The International Monetary Fund admitted China’s yuan — also known as the renminbi — into its benchmark currency basket on Monday, in a victory for Beijing’s campaign for recognition as a global economic power.
The move will help pave the way for broader use of the yuan in trade and finance. Just four other currencies — the dollar, the euro, the pound and the yen — have the IMF designation.
But the path to the IMF decision, a bumpy process taking place over years, also introduced new uncertainty into China’s economy and financial system, says The New York Times.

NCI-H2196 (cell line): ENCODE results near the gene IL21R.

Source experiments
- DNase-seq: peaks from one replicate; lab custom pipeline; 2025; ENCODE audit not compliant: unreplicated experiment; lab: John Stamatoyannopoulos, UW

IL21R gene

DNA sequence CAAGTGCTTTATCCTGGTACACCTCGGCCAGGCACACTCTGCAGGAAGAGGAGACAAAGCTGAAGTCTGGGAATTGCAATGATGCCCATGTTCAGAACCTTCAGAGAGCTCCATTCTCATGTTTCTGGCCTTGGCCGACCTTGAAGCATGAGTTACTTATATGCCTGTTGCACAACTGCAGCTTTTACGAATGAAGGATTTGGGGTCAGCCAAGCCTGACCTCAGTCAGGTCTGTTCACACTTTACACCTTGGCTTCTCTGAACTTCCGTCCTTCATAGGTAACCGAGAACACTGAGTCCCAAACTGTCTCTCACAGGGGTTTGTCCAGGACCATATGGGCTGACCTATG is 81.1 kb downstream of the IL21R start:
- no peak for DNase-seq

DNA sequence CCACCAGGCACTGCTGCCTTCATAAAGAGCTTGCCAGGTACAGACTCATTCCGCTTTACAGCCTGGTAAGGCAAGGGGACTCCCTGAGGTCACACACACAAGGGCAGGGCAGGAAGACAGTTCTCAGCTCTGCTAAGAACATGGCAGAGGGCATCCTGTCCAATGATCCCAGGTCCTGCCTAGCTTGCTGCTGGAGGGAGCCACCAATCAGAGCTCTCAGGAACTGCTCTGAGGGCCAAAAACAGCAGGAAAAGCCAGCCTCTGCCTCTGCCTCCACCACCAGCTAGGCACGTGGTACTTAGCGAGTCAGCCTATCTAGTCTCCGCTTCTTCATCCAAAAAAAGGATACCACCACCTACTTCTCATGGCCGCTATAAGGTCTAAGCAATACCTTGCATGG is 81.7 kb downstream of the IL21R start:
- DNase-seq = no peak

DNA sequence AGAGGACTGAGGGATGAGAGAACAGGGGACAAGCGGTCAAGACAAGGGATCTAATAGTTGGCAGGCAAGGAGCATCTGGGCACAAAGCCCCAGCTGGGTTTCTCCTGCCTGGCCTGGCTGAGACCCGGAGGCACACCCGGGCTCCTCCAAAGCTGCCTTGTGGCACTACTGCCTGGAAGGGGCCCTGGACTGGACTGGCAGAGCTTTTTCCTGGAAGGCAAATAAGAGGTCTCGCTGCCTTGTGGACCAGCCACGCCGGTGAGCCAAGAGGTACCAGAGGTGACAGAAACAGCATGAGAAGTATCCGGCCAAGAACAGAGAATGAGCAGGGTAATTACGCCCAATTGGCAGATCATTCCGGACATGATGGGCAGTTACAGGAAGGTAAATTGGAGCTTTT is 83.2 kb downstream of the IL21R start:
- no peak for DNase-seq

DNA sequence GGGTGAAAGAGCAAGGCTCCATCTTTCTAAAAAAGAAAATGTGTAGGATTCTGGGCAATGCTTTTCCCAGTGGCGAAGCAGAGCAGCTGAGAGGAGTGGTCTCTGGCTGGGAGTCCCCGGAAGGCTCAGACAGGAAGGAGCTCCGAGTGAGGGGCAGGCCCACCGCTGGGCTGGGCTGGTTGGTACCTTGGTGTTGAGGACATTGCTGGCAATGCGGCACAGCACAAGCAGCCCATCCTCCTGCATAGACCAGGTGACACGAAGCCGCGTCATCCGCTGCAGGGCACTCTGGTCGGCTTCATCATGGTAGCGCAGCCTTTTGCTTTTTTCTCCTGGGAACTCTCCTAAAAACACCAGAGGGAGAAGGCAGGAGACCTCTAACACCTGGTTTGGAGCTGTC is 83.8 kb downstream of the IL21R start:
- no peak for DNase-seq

To meet the IMF requirements, China was forced to give up some of its tight control over the currency, culminating in the abrupt devaluation of the yuan that shook global markets in August.
And the changes could inject new volatility into the country, at a time when its economy already is slowing.